Web Date: March 26, 2007
Pet Food Recall
Scientists at the New York State Food Laboratory have identified the rodent-killing compound aminopterin at levels of at least 40 ppm in samples of pet food made by Menu Foods. Menu sells the pet food throughout the U.S. under 95 brand names and has recalled 60 million cans and pouches of wet cat and dog food. To date, Menu says 15 cats and one dog that ate the recalled brands have died of kidney failure.
Aminopterin is not licensed by the U.S. Environmental Protection Agency as a rodenticide, but it is used to kill rodents in other countries. It has been used in the U.S. as a cancer drug, however.
The toxic compound is the 4-amino analog of folic acid, which it inhibits. In the late 1940s it was used as an antitumor agent. Aminopterin stops the growth of cancer cells and suppresses the immune system by inhibiting DNA replication and RNA and protein synthesis. It has now largely been superseded by a less toxic folic acid analog, methotrexate.
Methotrexate at high doses leads to the deposit of 7-hydroxymethotrexate crystals in renal tubules, eventually causing acute kidney failure. Aminopterin's toxicity is believed to be similar to methotrexate's and dose-dependent as well.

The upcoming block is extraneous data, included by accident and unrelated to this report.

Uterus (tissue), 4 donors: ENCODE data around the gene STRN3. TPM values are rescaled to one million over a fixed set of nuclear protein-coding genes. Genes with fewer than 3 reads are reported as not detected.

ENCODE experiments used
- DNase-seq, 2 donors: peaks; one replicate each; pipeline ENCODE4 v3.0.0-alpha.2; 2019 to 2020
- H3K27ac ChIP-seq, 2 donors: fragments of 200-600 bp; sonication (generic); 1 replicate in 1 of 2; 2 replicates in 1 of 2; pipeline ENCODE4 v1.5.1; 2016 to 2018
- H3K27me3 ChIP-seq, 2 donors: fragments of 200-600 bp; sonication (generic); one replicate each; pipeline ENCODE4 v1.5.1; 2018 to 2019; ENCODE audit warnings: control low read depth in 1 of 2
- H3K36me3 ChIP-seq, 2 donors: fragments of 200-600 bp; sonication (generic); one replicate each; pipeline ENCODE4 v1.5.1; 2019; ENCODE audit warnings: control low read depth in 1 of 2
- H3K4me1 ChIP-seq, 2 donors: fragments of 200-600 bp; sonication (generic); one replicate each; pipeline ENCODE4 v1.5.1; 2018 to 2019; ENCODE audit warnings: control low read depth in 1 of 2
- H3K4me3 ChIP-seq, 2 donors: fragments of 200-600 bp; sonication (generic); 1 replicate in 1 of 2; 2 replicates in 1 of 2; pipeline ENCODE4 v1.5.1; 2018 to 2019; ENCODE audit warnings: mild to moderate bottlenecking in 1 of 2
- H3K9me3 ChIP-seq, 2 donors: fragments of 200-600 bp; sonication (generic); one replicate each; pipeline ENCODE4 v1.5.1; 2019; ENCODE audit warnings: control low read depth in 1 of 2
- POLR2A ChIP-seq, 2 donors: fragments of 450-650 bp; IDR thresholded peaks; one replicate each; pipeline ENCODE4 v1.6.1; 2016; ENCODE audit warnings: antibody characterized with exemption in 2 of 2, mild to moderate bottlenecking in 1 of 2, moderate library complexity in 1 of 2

The Food & Drug Administration is investigating the animal deaths and is focusing on the wheat gluten used to thicken the gravies in the moist pet foods. By itself, wheat gluten does not cause kidney failure, but it could have been contaminated by aminopterin. Menu Foods imported the wheat gluten from China, where aminopterin is used as a rodent killer.
FDA is not yet saying that aminopterin is the only contaminant in the tainted foods and, therefore, the cause of the animal deaths. Lethargy, vomiting, diarrhea, and lack of appetite are signs of illness in stricken animals. There is no blood test for aminopterin.
Menu Foods is majority-owned by Menu Foods Income Fund of Streetsville, Ontario. Menu Foods also makes food for zoo cats, but that food is not affected by the recall.
- Chemical & Engineering News
- ISSN 0009-2347
- Copyright © American Chemical Society